By the end of our time together, spring had ended and summer arrived. The strawflower no longer needed to retreat at night. I long for the day when I will remain open to God and bask in Love’s warmth. But for now, I sense, it’s enough to listen to the flowers.

bracteantha_magenta_500px

“Learn the unforced rhythms of grace.
I won’t lay anything heavy or ill-fitting on you.
Keep company with me
and you’ll learn to live freely and lightly.”

— Matthew 11:29-30 (MSG)

Love Mischief for the World

I want to honour the participants of SoulStream’s Living From The Heart course. It’s not easy to live from the core of who we are. Do we even know who we are? And can we trust that God is there, actively loving and leading us? As poet Anne Morrow Lindbergh writes, “It is a difficult lesson to learn today, to leave one’s friends and family and deliberately practise the art of solitude for an hour or a day or a week. . .” But what they’ve gained from their time away has led them into much love mischief for the world.

What love mischief are you and God doing to care for the earth?
Let me know and I will include it in an upcoming post.

Credits:
“Strawflower buds at Twin Creeks” by Fred Hizsa. Used with permission.
“Bracteantha Magenta” by Fleming’s Nurseries. Used with permission.
SoulStream logo used with permission.
© Esther Hizsa, An Everyday Pilgrim, 2017.
Unauthorized use and/or duplication of this material without permission from Esther Hizsa is strictly prohibited. Excerpts and links may be used provided there is a link to the original content and credit is given as follows: © Esther Hizsa, An Everyday Pilgrim 2013-17.  http://www.estherhizsa.wordpress.com
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Here Be Tigers

People in authority can make me nervous. I’m always afraid they’ll turn into a tiger, pin me in a corner, and pounce on me for doing something wrong. It doesn’t make a lot of sense. For the most part, the leaders I work with are kind, humble, and vulnerable and would never pounce on me. I’ve also had uncomfortable conversations with superiors that have ended well: I not only survived these dialogues, but I was the better for it. And yet–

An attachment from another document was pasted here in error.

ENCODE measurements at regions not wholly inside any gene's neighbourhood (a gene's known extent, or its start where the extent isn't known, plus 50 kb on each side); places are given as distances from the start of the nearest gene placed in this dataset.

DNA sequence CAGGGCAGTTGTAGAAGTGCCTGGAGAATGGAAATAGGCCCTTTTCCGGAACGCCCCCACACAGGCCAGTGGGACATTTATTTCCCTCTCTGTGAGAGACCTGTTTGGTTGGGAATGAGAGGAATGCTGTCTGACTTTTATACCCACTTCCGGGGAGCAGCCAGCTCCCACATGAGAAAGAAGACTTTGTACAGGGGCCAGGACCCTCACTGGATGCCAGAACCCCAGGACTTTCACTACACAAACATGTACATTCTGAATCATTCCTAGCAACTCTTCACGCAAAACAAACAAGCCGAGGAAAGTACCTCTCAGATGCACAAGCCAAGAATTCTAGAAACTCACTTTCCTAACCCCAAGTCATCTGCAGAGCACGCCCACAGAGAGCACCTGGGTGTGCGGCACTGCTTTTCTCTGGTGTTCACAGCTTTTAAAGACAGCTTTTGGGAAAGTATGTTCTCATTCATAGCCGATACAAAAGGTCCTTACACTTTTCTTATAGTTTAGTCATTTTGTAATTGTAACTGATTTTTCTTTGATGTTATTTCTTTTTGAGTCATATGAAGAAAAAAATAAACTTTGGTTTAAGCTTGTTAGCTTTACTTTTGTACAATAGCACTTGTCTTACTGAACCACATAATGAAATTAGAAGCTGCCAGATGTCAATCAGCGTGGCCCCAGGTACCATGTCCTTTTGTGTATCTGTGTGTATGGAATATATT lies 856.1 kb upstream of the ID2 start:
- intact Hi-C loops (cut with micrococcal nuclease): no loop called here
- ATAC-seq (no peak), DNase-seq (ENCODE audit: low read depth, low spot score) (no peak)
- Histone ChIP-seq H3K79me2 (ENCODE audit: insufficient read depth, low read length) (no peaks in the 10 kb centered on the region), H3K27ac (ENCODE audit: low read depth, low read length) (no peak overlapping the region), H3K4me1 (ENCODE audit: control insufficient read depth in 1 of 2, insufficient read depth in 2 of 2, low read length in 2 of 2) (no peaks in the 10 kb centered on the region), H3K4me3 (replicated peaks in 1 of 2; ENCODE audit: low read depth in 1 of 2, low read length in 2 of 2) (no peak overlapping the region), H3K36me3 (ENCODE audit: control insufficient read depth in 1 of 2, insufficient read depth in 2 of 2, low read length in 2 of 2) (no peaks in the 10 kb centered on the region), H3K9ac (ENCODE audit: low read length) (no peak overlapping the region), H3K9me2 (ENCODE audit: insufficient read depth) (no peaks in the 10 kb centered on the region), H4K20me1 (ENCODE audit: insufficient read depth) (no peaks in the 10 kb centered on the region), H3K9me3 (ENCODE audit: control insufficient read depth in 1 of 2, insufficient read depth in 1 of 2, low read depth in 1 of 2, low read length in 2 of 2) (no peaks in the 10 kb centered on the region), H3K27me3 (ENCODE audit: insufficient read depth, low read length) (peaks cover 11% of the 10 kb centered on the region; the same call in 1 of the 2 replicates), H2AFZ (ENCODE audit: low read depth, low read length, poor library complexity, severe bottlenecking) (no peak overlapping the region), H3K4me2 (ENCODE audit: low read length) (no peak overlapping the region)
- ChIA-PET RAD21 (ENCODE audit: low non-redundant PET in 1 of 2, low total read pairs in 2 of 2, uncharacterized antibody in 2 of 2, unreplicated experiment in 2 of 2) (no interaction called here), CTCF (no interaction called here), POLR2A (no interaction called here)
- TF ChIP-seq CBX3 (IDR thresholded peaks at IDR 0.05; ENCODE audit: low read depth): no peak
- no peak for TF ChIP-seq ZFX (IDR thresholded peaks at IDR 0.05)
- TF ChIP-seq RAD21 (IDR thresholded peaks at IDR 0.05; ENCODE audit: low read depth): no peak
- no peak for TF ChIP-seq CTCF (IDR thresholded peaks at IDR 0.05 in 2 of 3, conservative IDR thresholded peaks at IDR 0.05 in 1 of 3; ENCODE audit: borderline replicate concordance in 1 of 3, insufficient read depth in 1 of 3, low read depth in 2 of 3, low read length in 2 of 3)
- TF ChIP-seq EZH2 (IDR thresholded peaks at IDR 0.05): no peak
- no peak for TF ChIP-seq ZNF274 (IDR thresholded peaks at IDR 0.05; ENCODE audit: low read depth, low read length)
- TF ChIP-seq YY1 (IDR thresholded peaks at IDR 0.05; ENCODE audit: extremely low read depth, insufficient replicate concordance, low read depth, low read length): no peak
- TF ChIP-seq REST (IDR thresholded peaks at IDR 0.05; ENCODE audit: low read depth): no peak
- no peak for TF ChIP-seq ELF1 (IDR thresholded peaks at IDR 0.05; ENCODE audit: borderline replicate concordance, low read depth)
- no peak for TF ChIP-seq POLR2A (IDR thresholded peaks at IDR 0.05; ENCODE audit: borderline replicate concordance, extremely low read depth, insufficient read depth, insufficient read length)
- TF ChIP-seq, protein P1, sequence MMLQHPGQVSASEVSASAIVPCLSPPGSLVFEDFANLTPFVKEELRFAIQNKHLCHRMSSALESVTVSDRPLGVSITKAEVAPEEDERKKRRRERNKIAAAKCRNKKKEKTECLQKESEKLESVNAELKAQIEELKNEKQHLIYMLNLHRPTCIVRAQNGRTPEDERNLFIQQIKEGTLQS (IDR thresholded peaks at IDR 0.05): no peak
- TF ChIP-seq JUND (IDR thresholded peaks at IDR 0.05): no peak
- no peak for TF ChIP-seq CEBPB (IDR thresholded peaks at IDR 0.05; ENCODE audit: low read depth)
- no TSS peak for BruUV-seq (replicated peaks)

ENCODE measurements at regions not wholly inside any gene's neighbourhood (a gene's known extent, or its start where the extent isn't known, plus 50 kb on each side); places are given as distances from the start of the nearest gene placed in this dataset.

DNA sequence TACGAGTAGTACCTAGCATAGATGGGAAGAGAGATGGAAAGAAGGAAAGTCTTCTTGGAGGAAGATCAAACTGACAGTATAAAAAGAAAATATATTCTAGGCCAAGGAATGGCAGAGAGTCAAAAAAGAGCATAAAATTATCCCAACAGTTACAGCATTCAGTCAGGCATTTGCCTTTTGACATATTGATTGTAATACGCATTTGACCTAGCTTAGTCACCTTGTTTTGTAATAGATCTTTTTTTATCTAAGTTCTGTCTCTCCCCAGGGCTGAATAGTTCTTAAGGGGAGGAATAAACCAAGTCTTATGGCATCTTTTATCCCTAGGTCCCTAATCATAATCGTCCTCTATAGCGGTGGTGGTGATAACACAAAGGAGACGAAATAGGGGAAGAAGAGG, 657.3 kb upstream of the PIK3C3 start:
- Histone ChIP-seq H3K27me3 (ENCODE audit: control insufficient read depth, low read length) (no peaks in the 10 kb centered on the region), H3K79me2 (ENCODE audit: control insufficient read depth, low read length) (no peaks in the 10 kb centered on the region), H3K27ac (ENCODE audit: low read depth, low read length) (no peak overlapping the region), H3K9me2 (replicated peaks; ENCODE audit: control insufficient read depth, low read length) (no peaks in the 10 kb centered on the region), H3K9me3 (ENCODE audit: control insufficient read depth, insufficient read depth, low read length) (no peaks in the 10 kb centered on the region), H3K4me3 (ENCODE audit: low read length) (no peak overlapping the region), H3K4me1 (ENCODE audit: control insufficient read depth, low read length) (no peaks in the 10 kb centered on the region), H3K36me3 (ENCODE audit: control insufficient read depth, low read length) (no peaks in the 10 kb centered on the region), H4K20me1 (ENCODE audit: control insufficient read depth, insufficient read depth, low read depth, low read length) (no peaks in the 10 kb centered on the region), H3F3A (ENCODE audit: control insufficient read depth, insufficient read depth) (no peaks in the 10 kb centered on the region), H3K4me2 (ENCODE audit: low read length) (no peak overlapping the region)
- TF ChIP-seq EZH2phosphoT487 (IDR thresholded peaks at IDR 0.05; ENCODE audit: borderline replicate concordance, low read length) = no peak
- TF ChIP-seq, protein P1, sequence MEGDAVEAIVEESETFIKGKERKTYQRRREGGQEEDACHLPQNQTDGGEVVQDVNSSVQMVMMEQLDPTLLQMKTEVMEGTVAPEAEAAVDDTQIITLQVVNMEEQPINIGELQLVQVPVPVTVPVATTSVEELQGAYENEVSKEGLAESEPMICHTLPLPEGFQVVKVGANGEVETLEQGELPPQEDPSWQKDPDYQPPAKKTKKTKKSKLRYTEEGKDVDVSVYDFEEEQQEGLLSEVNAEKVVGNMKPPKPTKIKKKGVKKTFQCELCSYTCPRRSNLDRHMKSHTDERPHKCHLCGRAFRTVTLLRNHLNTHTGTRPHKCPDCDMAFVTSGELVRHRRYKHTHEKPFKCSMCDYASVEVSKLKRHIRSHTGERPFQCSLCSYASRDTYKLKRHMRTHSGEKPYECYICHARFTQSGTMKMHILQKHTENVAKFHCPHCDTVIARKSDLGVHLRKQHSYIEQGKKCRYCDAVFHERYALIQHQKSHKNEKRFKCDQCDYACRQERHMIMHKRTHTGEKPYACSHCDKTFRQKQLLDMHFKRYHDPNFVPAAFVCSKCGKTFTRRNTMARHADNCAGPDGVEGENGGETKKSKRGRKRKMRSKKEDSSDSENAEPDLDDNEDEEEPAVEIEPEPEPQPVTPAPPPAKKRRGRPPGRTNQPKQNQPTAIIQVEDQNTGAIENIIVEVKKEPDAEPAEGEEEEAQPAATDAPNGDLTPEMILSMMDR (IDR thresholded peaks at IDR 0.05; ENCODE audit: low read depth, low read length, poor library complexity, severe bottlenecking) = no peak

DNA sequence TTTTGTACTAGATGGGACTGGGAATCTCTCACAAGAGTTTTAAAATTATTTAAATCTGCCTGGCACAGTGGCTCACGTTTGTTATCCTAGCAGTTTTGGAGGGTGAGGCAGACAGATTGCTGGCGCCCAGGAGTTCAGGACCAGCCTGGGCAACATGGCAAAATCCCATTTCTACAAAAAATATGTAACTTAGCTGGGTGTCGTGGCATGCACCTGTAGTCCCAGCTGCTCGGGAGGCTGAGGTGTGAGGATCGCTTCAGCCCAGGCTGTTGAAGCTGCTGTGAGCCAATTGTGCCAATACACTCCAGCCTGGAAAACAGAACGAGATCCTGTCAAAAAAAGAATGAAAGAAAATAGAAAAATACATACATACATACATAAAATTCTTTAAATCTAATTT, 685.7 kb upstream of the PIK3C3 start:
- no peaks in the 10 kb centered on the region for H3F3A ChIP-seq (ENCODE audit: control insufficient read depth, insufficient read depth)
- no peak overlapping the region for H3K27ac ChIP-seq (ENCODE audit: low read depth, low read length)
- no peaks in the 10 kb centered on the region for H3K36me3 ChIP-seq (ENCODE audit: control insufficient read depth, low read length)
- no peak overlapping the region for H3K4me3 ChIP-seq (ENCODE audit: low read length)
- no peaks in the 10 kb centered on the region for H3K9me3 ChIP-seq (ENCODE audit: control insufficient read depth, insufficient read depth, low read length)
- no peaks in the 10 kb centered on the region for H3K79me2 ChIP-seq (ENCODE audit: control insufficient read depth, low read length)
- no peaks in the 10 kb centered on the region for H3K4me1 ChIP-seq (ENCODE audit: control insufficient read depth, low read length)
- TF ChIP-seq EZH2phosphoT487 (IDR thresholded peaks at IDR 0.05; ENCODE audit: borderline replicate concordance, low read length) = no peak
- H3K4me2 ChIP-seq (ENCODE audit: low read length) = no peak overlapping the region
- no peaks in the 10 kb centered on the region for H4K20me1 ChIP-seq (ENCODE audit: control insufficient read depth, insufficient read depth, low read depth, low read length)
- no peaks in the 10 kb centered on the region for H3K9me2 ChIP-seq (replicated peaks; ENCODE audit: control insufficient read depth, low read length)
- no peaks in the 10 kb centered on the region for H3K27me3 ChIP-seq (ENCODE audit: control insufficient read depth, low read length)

I’m still nervous. I want to blame it on the other person and how they don’t handle conflict very well–and that may be true. But I have to own my own stuff: what goes on in me when I hear a certain tone of voice and feel talked down to. This has nothing to do with them.

“So what does go on in you?” my director asked.

“I feel like I’m five years old,” I said and began to weep. “I shut down and don’t hear a word they’re saying. And then they have to tell me again.”

I wept through the whole hour of spiritual direction. By the time it was over, I had a wet mound of tissue on my lap. I grieved that I couldn’t avoid people who trigger this reaction. I bemoaned whatever was done to me in the past that traumatized me. I wept with joy that Jesus would never turn on me; he always makes me feel safe.

“I know I don’t need to be afraid of anyone, but I wish Jesus would convince the little girl in me,” I said.

I listened in the silence for Jesus’ response and realized that he never stops working for my good. He helped me notice what was going on and bring it into the light.

I felt spent by the end of the session, but I also felt comforted. I knew I was not responsible for the trauma I carry in my body or how long it takes to be healed. It will be triggered again, and I will feel anxious and want to shut down. But I could see now that I have more freedom to stay present and more strength to speak up for myself when I need to.

I also knew that God was not going to get rid of the tigers that trigger my shame.

“So how do you want to be with them?” my director asked at the end of our time together.

“How do I want to be with them?” I asked, feeling cheeky. “Wearing a full suit of armour! But, how does Jesus want me to? With an openness and a willingness to feel whatever I feel and trust that God is with me.”

I Can Dance with the Tiger
–Esther Hizsa, 1989

I can dance with the tiger on my journey;
I can read his eyes; I know his steps.
I know every trick he uses to hunt,
How he looms and stalks and threatens and growls.

I can let his roar enter my bones,
Pass me through and leave me whole.
I can smell his breath and taste its steam
And stand within my fear.

Chorus:
I can dance, I can dance, I can dance with a tiger